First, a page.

The study did show a higher rate of hypothyroidism in polio survivors. Routine health maintenance should probably include thyroid screening, particularly if survivors are experiencing symptoms such as fatigue, which, in some cases, could be alleviated if the hypothyroidism was treated.
For purposes of the study, depression was defined in two ways: One, by using clinical diagnostic criteria which included profound altered mood, six to eight symptoms (e.g., fatigue, thinking or sleep disturbances) and behavioral disturbances. The second definition of depression was based on clinically significant symptoms only and is less severe.
Overall findings indicate that polio survivors are somewhat less depressed than the non-disabled control group, although the mean differences were not statistically significant. However, among polio survivors, women reported significantly higher depression scores than men (although still within normal limits), and one group of survivors, those in their fifties who experienced acute polio after 1940, had scores consistent with clinically significant symptoms.
Funding was obtained to give one copy of the conference proceedings to each support group. They are being revised and will be available by July 1, 1993. Additional copies, as well as tapes from the conference, can be ordered. Contact Millie Sealana, Associate Training Director, Rehabilitation Research and Training Center on Aging, Rancho Los Amigos Medical Center, University of Southern California, 7066 Consuelo St., Downey, CA 90242 USA (310-940-7402, 310-940-8953).
The Center has been funded for another five years starting August 1993. It will continue its focus on aging and polio with an expanded sample of over 450 individuals, which will include a random sample of 60 individuals form the first five-year study, 300 from the Rancho Post-Polio Clinic and another 100 from the local community.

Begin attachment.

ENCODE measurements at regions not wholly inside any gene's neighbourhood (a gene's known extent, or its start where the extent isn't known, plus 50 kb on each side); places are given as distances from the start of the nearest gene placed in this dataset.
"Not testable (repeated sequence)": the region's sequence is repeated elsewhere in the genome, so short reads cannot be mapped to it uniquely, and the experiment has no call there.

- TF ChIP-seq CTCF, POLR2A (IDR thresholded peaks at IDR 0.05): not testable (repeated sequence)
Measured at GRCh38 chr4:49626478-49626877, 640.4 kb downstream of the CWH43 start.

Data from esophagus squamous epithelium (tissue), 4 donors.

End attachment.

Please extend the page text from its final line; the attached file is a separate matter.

Polio survivors are, of course, as susceptible to stroke as anyone else.
Stroke Association of Southern California, 2001 South Barrington Ave #308, Los Angeles, CA 90025 USA
The most common warning of stroke is a TIA (transient ischemic attack). It is a disturbance of blood supply to a localized area of the brain. Complete and spontaneous recovery usually happens in 24 hours or less. You should suspect that you or a member of your family has had a TIA if one of the following happens, lasting perhaps one to 15 minutes and leaving no visible after-effects:
- Sudden weakness, paralysis or numbness of the face, arm or leg, especially on only one side of the body
- Difficulty in speaking or swallowing
- Mental confusion
- Changes in personality
- Double vision, clearing after a short time
- Temporary dimness or loss of vision, particularly in one eye
- Falling for no apparent reason
- Unexplained headaches or a change in the pattern of headaches